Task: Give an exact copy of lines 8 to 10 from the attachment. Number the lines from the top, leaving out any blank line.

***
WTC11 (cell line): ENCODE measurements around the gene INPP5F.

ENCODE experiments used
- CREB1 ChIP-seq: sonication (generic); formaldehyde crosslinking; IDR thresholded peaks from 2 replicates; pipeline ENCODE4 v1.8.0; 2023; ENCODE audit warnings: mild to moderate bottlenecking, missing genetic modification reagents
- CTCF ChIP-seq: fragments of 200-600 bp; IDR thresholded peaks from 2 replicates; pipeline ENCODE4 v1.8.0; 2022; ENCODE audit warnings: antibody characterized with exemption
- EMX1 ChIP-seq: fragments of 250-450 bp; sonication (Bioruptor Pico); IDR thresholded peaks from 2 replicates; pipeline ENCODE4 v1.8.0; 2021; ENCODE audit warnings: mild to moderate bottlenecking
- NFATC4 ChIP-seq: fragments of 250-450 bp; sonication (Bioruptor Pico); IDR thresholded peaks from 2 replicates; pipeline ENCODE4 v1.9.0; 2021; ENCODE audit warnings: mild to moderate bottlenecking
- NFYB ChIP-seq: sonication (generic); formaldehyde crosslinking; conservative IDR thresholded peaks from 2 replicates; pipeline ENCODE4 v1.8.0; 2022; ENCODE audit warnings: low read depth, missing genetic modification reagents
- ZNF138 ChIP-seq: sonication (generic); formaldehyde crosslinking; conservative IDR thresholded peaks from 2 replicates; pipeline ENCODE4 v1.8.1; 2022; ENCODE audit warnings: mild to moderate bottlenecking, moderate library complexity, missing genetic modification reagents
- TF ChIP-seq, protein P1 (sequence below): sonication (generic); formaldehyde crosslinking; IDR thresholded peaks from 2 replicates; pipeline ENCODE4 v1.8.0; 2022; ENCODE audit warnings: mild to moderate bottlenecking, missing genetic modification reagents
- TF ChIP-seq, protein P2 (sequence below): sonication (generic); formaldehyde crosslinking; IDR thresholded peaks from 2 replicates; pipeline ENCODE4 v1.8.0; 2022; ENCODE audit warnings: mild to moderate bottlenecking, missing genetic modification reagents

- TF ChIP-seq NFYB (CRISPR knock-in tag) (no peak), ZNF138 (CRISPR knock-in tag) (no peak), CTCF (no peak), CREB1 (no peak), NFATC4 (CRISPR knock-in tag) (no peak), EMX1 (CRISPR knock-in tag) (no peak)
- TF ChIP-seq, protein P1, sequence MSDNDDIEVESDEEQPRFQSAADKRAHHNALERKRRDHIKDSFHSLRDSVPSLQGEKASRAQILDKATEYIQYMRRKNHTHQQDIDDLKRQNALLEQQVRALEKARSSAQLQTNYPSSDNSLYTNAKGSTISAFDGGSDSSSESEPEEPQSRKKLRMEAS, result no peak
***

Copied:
- ZNF138 ChIP-seq: sonication (generic); formaldehyde crosslinking; conservative IDR thresholded peaks from 2 replicates; pipeline ENCODE4 v1.8.1; 2022; ENCODE audit warnings: mild to moderate bottlenecking, moderate library complexity, missing genetic modification reagents
- TF ChIP-seq, protein P1 (sequence below): sonication (generic); formaldehyde crosslinking; IDR thresholded peaks from 2 replicates; pipeline ENCODE4 v1.8.0; 2022; ENCODE audit warnings: mild to moderate bottlenecking, missing genetic modification reagents
- TF ChIP-seq, protein P2 (sequence below): sonication (generic); formaldehyde crosslinking; IDR thresholded peaks from 2 replicates; pipeline ENCODE4 v1.8.0; 2022; ENCODE audit warnings: mild to moderate bottlenecking, missing genetic modification reagents